7.5 Transport vehicles should be maintained clean to avoid contamination.

7.6 Rejected produce and waste material in the packing environment should be stored in designated areas.

7.7 Packing materials should be clean and stored in clean and hygenic conditions.

Ensure appropriate waste management Practices

8.1 The farm must implement an integrated waste management program for the wastes it generates

8.2 The farm must appropriately use the crop residues and bio degradable wastes from farm and processing as manure, compost or mulch.

8.3 The use of open waste dumps and open-air burning of waste is prohibited.

8.4 The waste deposit areas on the farm must be managed to reduce the risks of environmental contamination and damage to human health.

8.5 Plastic items, PVC and other toxic items should never be burnt in the farm.

8.6 The farm must be clean and free of non bio-degredable waste products in order to maintain a positive image of the farm.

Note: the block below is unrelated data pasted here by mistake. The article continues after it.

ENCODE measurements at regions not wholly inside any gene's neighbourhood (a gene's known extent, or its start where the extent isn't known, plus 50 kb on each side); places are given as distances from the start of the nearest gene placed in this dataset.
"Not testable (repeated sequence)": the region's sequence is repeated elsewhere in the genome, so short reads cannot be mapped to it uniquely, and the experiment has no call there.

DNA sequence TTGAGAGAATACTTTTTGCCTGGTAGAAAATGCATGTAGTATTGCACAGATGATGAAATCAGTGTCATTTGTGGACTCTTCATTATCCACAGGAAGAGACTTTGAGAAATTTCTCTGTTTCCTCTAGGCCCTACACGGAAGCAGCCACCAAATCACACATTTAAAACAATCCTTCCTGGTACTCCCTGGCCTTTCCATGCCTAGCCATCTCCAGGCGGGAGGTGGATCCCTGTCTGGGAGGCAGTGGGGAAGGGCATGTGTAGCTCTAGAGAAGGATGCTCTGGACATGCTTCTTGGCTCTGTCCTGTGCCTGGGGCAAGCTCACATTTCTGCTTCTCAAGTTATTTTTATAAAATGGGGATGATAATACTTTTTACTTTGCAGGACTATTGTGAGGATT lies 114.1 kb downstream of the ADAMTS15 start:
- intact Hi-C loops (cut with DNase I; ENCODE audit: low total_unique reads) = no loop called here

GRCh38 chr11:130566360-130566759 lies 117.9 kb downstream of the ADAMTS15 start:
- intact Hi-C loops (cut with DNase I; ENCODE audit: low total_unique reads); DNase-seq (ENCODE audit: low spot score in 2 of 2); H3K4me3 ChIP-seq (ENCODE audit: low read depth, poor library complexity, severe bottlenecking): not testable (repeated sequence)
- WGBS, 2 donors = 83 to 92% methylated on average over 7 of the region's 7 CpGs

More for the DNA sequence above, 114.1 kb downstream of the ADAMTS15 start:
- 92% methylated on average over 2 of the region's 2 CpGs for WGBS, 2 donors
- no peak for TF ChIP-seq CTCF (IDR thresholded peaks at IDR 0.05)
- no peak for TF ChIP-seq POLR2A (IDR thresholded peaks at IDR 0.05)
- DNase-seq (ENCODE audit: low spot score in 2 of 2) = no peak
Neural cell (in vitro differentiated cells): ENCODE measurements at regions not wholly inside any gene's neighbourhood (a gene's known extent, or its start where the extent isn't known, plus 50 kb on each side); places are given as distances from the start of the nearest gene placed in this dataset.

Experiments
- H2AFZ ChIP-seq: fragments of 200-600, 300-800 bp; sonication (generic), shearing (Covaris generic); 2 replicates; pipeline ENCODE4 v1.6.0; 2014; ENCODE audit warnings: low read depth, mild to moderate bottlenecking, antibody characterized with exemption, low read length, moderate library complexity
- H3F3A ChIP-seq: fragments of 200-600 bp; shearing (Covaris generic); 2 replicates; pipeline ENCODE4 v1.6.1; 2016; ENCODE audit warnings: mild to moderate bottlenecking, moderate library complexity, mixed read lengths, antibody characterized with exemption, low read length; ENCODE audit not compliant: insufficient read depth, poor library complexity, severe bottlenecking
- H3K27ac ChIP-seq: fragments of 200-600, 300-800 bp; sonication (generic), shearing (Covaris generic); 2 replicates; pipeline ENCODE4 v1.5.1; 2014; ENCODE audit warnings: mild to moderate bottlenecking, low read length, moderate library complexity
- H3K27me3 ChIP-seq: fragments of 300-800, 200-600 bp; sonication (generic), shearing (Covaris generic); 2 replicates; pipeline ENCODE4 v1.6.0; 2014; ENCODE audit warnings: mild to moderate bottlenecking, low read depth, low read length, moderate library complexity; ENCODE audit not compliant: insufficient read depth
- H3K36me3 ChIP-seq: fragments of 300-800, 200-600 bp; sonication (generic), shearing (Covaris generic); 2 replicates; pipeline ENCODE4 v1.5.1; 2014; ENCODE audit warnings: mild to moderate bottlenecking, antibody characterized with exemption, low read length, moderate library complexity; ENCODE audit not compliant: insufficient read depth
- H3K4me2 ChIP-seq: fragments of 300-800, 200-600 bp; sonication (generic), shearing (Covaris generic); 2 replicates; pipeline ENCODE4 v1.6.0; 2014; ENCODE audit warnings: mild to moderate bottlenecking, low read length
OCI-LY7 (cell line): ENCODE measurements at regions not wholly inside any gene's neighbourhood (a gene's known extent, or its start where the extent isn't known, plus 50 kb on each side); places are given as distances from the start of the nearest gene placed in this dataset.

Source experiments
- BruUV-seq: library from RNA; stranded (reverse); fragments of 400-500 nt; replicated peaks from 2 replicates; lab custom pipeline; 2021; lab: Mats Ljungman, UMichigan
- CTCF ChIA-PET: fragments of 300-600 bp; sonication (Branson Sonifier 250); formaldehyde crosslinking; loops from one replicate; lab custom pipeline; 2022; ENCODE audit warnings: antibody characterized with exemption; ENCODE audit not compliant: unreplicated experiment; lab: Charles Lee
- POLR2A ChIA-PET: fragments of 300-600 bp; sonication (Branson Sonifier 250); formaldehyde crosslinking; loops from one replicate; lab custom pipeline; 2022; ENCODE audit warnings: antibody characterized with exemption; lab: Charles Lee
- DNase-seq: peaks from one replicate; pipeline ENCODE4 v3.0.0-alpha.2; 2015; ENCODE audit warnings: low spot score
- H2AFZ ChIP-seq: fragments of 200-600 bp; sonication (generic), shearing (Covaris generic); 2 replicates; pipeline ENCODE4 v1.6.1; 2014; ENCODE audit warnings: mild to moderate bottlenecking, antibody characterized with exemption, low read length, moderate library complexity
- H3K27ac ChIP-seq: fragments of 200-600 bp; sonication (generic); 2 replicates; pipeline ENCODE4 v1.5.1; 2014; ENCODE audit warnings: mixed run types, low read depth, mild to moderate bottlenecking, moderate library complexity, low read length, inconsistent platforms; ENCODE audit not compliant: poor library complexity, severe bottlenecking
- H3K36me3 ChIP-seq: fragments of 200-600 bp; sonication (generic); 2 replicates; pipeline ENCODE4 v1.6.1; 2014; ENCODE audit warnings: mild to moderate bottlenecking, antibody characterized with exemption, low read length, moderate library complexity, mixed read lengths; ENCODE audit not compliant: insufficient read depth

Training programmes

9.1 Training must be provided to farmers on GAP standards

9.2 Farmers and workers must be trained on the safe use of crop protection products and other agrochemicals.

9.3 Farmers and workers must be trained on use of personal protective equipment while applying the crop protection products.

9.4 Training must be provided to farmers and workers on the safe and appropriate application of fertilizers.

9.5 Farmers and workers should be trained on appropriate on-farm processing and handling activities.

9.6 Farmers and workers should be trained on-farm management activities including maintaining proper buffer zone, water management, waste management.

9.7 Records of training must be maintained for verification.

Conservation and protection of natural ecosystems and biodiversity

10.1 The farming activity must not cause any type of contamination or pollution to the environment.

10.2 No solid waste must be discharged into the farm

10.3 Conduct activities to restore degraded ecosystems

10.4 No destruction of threatened or endangered plant/animal species

Health and safety of workers/farmers in the workplace at the farm

11.1 All workers and or farmer himself who apply, handle, transport or come into contact with agrochemicals must be trained by a qualified trainer.

11.2 The unit shall provide free access to clean and safe drinking water for all workers.

11.3 The production unit should make available first aid boxes

11.4 Farmers/Workers who apply hazardous crop protection products should wear suitable protective clothing and equipment that is in good condition.